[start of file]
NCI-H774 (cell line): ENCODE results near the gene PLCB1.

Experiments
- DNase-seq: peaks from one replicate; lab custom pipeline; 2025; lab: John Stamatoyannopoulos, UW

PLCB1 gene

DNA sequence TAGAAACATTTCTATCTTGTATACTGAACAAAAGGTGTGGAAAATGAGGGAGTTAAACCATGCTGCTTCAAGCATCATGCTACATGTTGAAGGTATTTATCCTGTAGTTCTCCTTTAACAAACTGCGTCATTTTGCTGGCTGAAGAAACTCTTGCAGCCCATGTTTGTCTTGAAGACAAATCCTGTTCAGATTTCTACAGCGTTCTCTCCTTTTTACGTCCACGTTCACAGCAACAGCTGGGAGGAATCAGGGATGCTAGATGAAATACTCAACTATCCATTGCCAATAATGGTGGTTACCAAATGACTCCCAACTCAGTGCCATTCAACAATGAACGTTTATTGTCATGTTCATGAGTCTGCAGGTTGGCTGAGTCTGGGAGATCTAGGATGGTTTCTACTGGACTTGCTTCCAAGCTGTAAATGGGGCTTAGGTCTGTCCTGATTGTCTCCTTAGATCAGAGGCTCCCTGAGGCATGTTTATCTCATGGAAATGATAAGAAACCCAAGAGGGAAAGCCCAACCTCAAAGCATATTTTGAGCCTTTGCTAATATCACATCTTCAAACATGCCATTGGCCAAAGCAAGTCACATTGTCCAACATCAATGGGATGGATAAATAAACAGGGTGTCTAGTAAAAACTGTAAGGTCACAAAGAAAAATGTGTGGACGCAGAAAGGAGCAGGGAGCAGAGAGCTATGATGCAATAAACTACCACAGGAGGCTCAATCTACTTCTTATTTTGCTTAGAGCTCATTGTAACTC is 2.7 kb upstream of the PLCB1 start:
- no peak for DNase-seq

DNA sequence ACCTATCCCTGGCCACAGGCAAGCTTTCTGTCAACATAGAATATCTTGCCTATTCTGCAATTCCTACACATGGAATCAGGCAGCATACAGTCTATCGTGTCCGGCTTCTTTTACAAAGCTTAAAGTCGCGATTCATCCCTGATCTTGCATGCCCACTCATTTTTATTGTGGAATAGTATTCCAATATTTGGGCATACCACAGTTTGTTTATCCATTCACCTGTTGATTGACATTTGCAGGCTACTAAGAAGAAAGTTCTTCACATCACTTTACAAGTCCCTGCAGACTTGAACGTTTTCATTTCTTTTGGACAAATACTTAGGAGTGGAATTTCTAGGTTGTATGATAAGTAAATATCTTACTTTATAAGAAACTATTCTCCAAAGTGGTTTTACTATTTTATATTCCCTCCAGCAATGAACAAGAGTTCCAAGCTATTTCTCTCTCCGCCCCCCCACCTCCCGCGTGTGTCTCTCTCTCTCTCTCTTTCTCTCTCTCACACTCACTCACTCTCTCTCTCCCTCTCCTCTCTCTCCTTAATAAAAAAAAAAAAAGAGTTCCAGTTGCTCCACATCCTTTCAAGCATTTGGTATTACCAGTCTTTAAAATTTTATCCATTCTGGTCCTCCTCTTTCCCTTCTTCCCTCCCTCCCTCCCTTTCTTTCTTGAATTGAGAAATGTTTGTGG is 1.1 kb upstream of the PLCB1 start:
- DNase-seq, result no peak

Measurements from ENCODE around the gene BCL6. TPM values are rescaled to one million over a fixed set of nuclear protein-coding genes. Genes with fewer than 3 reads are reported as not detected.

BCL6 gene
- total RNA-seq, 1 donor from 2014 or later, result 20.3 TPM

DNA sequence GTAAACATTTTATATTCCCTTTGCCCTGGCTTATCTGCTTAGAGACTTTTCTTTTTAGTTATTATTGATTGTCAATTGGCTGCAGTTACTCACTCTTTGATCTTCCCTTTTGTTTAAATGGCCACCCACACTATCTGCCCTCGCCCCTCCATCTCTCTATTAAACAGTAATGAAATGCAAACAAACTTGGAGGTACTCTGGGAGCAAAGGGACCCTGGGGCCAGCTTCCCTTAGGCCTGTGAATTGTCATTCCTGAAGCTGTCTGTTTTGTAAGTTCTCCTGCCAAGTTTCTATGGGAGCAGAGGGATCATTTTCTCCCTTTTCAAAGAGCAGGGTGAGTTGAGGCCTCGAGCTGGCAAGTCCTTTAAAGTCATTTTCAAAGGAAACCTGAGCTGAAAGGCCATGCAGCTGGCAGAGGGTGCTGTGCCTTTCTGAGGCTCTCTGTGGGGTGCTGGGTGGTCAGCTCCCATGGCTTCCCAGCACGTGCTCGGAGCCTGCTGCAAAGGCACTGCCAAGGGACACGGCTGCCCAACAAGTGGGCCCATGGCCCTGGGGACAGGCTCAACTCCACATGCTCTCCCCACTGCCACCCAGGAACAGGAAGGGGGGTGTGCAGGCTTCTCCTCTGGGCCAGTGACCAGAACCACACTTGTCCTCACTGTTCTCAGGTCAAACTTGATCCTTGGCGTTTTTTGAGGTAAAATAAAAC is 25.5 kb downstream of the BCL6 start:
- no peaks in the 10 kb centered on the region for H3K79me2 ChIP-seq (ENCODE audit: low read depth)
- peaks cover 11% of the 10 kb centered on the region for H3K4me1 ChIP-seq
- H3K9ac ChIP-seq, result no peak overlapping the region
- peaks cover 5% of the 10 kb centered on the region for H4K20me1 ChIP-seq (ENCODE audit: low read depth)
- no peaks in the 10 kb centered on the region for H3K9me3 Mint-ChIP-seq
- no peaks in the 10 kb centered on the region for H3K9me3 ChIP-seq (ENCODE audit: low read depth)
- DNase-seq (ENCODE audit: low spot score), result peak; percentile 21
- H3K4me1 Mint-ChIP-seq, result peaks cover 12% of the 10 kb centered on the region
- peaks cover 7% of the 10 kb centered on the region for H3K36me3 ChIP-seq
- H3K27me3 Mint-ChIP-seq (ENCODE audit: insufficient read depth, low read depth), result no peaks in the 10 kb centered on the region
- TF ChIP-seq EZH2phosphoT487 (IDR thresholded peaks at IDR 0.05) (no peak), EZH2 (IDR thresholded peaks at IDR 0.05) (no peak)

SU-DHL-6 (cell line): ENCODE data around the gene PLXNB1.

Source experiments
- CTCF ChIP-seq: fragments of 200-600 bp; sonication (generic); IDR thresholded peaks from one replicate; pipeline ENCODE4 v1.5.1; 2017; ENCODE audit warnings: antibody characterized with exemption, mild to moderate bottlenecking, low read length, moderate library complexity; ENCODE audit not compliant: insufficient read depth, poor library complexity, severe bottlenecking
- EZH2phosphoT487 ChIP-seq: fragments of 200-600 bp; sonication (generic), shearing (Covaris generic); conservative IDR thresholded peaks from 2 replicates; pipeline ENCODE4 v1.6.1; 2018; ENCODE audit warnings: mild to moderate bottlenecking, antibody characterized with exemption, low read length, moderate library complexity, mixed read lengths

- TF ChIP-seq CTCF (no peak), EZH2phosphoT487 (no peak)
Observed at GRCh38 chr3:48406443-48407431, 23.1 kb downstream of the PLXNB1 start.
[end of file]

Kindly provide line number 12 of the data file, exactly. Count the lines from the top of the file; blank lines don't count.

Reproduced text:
DNA sequence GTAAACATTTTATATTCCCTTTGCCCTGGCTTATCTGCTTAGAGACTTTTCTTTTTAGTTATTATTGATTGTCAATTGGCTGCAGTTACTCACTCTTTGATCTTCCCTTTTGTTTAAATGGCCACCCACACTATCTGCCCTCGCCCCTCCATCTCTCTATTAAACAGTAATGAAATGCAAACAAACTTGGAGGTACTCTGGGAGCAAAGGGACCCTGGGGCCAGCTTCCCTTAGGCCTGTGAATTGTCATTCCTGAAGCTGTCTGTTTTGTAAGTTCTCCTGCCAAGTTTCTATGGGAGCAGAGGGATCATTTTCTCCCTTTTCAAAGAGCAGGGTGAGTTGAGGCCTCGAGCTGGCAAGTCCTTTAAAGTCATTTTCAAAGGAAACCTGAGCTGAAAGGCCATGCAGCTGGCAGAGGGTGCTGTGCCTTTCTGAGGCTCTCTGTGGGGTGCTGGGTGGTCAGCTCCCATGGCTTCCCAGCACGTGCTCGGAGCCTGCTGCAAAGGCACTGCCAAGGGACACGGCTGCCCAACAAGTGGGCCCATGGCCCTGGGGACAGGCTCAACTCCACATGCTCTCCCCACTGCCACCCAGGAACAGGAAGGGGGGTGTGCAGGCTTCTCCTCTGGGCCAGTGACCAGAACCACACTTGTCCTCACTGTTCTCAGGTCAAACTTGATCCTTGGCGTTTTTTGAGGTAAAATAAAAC is 25.5 kb downstream of the BCL6 start: